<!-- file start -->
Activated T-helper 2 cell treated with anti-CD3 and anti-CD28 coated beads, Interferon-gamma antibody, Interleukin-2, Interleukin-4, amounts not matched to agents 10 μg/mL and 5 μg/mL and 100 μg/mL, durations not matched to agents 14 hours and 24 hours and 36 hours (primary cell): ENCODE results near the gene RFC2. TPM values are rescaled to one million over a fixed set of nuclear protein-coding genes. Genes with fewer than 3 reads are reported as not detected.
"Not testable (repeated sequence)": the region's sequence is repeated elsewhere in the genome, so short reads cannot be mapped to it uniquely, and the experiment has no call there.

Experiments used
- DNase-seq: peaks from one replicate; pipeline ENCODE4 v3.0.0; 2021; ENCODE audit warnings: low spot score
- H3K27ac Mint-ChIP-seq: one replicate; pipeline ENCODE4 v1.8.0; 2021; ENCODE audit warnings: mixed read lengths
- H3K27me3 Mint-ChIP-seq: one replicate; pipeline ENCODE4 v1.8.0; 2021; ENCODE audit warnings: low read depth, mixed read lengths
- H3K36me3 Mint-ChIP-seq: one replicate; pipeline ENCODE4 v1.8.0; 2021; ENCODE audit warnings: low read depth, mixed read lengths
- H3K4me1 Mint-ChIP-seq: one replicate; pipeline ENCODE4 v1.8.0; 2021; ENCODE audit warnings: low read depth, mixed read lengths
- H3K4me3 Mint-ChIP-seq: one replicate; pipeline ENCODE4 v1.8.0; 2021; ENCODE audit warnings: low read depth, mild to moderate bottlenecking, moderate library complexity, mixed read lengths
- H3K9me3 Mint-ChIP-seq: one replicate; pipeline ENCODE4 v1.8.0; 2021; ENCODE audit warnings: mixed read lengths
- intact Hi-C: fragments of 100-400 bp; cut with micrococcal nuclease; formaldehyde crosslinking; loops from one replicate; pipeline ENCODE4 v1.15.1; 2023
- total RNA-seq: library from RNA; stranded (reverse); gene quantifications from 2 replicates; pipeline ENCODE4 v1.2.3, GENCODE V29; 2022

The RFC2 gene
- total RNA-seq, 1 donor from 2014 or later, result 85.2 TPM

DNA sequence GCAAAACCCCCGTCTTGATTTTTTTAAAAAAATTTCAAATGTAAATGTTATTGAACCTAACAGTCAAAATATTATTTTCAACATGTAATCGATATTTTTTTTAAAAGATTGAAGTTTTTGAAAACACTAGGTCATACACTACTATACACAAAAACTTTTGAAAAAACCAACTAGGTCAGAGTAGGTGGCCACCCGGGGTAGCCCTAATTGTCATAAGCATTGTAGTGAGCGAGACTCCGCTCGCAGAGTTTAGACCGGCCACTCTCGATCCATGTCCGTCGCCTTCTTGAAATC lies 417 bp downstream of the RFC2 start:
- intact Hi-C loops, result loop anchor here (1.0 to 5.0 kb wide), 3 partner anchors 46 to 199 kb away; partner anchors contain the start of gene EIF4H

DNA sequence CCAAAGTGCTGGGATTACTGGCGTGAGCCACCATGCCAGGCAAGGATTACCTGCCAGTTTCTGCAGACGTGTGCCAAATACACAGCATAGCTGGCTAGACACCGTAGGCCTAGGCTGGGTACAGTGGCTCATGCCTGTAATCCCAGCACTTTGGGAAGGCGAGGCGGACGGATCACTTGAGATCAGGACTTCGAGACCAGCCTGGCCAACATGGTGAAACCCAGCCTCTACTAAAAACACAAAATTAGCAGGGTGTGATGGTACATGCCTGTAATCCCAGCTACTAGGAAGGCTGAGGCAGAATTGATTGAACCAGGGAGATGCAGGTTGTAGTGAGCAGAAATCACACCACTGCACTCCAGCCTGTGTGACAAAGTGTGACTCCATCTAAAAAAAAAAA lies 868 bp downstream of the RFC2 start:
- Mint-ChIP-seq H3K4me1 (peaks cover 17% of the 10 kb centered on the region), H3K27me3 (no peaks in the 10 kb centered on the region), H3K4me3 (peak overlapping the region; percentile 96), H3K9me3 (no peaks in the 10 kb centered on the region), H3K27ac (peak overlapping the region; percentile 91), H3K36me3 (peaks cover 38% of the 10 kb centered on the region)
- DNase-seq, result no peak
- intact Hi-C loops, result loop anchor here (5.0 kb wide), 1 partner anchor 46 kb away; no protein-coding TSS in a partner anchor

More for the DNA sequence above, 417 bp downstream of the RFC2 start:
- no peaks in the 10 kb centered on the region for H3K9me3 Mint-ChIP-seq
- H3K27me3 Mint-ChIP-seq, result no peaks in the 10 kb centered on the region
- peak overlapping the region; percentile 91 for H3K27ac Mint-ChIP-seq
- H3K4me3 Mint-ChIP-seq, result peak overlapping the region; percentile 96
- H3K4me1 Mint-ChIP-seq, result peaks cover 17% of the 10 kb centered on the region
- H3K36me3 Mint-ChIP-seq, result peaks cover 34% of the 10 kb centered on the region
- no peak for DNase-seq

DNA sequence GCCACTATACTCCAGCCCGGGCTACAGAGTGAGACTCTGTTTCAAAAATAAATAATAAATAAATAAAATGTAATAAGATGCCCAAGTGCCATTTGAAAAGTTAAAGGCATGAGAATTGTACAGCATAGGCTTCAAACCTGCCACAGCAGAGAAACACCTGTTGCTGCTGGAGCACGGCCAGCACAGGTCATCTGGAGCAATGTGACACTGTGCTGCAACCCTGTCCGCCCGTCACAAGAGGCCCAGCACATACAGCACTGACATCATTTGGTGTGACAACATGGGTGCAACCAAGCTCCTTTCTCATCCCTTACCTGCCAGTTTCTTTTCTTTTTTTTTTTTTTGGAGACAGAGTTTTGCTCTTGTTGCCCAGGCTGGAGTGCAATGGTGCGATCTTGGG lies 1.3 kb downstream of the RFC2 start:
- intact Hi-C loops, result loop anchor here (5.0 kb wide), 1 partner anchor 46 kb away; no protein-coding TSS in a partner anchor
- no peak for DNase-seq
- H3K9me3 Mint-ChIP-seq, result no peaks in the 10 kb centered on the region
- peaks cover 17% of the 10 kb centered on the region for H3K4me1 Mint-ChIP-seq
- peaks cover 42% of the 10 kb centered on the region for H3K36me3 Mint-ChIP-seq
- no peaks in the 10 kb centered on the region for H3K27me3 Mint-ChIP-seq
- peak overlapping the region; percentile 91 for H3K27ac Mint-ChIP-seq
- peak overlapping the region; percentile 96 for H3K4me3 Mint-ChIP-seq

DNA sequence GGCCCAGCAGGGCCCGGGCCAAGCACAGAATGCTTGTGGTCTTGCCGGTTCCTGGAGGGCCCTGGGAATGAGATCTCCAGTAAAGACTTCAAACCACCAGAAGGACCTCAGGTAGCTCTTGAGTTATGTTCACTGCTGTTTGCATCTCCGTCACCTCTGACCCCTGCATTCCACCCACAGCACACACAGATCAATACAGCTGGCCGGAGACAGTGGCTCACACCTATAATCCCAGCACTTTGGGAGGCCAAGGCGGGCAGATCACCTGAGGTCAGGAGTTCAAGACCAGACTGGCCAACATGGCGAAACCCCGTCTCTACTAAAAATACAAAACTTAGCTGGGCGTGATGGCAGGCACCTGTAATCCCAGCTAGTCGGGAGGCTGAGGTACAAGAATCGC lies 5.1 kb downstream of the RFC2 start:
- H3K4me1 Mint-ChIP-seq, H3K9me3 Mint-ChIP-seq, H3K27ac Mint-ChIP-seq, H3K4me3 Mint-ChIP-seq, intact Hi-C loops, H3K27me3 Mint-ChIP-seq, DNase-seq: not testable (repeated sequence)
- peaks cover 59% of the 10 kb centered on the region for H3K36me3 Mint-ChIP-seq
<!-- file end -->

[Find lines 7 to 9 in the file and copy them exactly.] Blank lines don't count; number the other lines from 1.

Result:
- H3K36me3 Mint-ChIP-seq: one replicate; pipeline ENCODE4 v1.8.0; 2021; ENCODE audit warnings: low read depth, mixed read lengths
- H3K4me1 Mint-ChIP-seq: one replicate; pipeline ENCODE4 v1.8.0; 2021; ENCODE audit warnings: low read depth, mixed read lengths
- H3K4me3 Mint-ChIP-seq: one replicate; pipeline ENCODE4 v1.8.0; 2021; ENCODE audit warnings: low read depth, mild to moderate bottlenecking, moderate library complexity, mixed read lengths